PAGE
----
Though wholly unknown to the unanointed technology writers of the world, the privileged few amongst the crowd have had iPhones clanking around in their pockets for about a week now. Such being the case, yesterday saw the first few hands-on reviews of Apple's now uberhyped iPhone hit the presses. The New York Times, the Wall Street Journal, Newsweek, and USA Today each published a detailed review of the iPhone.
Consistently, the reviews are positive. Using terms like "revolutionary", "slick", "amazing" and "superbly engineered", the reviewers make it clear that much of the hype surrounding the iPhone is well deserved. Newsweek's Steven Levy describes the iPhone as a "cleverly designed and imaginatively implemented approach to a problem that no one has cracked to date: merging a phone handset, an Internet navigator and a media player in a package where every component shines, and the features are welcoming rather than foreboding."
At the same time, the reviews clearly do not place the iPhone above reproach. The reviews published yesterday each take time to point out the shortcomings of the iPhone, namely the lack of MMS, video capture, and 3G, and lack of Adobe Flash support. Surprisingly absent is hard hitting criticism of the Apple iPhone's virtual keyboard. Instead, the general impression given is that - though somewhat daunting at first - the keyboard just might function as well as Apple says it does.Overall, the reviews are detailed, unique views of a product we've all been waiting to get our hands on. Amongst the group are different valuable tidbits of insight, sample iPhone pictures, videos of the iPhone in action. Each is well written and well worth reading.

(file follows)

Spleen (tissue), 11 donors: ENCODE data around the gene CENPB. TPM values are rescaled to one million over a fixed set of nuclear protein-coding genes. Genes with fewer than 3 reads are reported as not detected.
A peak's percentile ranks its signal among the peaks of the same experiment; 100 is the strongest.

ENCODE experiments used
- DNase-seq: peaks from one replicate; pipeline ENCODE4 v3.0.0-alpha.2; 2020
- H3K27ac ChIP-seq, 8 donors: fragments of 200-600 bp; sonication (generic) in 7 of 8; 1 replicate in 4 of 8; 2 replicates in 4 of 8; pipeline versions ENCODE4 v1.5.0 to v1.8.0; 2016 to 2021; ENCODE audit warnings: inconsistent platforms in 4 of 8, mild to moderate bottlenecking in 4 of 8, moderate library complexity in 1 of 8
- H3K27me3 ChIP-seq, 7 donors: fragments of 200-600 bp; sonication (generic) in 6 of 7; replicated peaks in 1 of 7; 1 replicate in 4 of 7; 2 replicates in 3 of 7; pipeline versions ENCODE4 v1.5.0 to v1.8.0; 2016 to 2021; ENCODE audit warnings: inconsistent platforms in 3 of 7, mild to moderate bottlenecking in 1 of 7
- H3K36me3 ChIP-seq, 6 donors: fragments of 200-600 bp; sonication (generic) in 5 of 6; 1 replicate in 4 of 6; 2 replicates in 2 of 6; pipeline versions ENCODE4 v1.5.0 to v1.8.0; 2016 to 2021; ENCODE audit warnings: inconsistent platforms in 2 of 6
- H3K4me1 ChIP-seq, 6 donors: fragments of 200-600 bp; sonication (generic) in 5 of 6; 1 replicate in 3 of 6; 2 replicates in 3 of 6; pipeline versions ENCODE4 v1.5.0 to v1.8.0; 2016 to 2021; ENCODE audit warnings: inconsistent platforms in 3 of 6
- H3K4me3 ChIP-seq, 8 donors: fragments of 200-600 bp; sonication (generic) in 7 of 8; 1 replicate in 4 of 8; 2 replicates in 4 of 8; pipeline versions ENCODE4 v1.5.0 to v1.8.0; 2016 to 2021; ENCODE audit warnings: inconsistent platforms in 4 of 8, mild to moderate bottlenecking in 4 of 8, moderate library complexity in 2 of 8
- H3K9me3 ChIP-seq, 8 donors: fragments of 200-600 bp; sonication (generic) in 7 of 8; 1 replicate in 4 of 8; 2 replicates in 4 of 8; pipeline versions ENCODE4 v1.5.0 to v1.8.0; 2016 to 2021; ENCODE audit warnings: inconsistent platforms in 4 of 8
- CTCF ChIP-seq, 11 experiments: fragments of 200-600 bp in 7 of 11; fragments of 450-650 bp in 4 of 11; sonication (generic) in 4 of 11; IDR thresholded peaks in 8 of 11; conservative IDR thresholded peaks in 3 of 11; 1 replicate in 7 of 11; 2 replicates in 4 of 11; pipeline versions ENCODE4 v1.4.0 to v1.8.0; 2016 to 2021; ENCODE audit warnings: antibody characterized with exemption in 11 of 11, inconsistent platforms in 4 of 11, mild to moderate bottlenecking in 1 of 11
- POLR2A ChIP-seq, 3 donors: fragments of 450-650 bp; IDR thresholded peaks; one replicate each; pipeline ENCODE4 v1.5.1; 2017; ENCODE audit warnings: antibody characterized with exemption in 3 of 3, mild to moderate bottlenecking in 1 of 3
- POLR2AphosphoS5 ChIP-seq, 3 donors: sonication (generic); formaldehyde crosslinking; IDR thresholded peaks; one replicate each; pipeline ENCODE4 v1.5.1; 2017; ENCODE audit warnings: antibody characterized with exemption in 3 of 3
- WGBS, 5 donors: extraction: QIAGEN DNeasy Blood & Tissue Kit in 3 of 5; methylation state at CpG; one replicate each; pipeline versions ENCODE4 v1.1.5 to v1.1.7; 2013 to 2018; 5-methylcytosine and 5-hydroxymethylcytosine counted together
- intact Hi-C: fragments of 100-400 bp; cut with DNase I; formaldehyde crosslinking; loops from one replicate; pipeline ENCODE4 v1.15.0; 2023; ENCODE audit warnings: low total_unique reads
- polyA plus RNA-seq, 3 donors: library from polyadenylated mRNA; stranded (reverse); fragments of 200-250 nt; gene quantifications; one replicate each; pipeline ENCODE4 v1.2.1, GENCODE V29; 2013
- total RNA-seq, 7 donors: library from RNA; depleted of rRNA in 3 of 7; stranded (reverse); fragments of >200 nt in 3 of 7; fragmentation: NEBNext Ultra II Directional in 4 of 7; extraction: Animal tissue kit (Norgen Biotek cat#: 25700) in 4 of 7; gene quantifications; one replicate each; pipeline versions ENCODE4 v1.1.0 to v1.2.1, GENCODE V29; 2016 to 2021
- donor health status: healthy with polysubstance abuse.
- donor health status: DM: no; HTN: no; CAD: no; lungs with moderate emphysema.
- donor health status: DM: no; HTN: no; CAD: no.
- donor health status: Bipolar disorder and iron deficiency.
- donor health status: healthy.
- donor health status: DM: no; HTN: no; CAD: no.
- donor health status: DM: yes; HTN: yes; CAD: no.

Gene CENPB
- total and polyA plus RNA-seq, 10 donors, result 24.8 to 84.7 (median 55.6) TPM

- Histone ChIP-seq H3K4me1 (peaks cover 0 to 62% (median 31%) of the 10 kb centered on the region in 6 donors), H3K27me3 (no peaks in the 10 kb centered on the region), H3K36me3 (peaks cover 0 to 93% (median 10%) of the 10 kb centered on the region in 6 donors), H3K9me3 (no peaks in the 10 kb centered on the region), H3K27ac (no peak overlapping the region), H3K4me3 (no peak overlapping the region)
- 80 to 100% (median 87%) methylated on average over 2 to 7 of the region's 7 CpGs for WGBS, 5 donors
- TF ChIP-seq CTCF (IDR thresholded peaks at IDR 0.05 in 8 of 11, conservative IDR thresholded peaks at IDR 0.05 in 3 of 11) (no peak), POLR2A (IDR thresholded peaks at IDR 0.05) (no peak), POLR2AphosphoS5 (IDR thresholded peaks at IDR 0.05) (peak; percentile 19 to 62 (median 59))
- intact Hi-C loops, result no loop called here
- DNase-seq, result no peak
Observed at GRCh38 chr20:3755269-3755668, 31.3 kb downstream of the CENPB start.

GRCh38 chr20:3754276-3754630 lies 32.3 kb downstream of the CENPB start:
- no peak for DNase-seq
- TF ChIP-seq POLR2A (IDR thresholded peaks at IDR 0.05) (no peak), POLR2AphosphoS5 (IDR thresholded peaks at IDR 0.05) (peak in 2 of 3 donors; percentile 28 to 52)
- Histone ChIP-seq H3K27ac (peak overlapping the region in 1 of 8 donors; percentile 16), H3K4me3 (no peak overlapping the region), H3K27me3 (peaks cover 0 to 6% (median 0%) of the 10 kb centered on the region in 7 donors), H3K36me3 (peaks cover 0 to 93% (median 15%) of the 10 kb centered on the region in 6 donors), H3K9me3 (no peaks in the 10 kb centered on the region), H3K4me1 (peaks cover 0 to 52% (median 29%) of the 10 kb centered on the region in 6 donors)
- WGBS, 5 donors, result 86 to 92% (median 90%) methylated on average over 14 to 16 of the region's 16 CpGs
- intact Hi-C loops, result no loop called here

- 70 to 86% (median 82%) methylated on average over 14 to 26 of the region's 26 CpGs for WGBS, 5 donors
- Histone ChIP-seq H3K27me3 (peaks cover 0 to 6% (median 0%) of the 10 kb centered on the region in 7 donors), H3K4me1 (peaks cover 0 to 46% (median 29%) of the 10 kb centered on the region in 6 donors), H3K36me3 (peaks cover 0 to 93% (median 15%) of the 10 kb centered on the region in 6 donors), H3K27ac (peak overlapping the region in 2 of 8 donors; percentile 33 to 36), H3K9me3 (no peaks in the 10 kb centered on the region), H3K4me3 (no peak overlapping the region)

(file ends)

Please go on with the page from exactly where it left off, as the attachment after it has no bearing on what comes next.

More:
That is, if you can stand the jealousy.
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You can find each of the reviews here:
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